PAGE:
“We’ve had bigger challenges.” Niall sat down and settled the bag at his feet. He closed his eyes and felt the rumble of the engines coming up from the deck, through his boots. Flickers of his hallucination-dreams came to him, and he shivered deep inside as he imagined the Nova Vendetta had welcomed him home.
Tuesday, August 15, 2017
Downfall Era/Era I
The Sorendaal/Pirate novels
Niall and his crew were just centimeters away from freedom, escaping in the stolen starship they had christened the Nova Vendetta. Then disaster struck, paralyzing their ship. Retaken as prisoners, they found themselves transported on the very ship that had been their ticket to freedom.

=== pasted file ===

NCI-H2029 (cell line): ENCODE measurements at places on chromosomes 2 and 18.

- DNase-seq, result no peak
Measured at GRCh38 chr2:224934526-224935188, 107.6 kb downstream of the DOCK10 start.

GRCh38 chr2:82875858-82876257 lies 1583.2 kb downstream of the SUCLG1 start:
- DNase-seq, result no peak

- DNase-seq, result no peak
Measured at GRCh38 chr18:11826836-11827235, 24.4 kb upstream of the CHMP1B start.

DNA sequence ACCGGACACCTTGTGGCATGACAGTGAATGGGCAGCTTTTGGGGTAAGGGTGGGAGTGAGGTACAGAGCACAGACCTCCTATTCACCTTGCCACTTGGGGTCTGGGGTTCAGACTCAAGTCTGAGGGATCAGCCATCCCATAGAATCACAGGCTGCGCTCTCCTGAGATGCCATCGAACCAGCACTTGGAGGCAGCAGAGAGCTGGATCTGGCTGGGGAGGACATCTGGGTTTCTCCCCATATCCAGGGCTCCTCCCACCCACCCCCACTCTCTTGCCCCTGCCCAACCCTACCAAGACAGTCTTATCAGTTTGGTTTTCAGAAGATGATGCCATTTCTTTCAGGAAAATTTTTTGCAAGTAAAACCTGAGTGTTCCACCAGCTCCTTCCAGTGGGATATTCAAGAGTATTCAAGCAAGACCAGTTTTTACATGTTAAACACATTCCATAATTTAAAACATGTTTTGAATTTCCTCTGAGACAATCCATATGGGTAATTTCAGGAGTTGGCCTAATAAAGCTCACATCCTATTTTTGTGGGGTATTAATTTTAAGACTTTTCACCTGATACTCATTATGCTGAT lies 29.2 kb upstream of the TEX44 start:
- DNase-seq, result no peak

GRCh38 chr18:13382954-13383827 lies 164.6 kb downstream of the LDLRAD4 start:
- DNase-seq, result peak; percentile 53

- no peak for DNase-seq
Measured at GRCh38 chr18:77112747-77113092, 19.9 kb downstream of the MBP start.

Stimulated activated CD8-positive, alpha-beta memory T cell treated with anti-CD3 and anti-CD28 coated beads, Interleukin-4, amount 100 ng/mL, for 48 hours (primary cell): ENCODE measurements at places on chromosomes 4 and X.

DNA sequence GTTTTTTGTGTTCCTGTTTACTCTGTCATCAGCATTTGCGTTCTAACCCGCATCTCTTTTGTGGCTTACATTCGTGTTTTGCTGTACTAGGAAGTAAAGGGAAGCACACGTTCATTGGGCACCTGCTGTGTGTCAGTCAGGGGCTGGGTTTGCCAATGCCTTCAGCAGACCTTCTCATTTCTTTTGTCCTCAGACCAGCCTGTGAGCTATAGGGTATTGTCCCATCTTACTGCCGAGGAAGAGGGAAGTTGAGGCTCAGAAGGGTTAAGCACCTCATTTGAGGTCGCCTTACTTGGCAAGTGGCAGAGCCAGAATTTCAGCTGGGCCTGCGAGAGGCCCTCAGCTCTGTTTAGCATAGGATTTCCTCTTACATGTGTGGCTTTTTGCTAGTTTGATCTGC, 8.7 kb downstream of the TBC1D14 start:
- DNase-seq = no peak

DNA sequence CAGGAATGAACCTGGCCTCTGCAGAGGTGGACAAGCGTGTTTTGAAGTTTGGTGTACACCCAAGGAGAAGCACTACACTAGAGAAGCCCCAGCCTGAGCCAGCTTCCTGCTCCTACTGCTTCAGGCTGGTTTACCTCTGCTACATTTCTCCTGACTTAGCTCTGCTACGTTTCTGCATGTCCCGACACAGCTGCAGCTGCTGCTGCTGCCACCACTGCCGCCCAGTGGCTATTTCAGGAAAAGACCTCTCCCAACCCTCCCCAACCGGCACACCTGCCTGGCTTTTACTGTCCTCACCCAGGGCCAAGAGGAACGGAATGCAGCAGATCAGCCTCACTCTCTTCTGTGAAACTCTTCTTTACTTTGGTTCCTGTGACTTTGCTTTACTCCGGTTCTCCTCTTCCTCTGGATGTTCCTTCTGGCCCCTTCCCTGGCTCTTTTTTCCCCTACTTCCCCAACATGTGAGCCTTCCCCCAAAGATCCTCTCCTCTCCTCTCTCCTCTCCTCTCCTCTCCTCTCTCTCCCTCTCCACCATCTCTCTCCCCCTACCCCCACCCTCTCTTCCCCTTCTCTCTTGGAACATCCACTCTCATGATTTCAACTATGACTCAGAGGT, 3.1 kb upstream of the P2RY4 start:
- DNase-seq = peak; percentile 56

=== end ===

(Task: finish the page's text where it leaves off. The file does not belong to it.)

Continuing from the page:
Then the unthinkable happened: experimental technology and a risky gamble put the ship under their control. The escaped prisoners headed for the furthest reaches of known space, determined to stay free at any cost.
Labeled rebels and pirates and criminals, they held to the principles that had let them survive and stay Human during their time in prison. To the outlying colonies slowly being abandoned by the disintegration of the Central Allied Worlds, the crew of the Nova Vendetta and its slowly growing fleet of allies were heroes in the truest sense of the word.
Then the revolution reached out to threaten Niall's homeworld. It was time to go home. He had to protect Sorendaal, even if it meant giving himself into the hands of the very people who wanted him dead.
Monday, August 14, 2017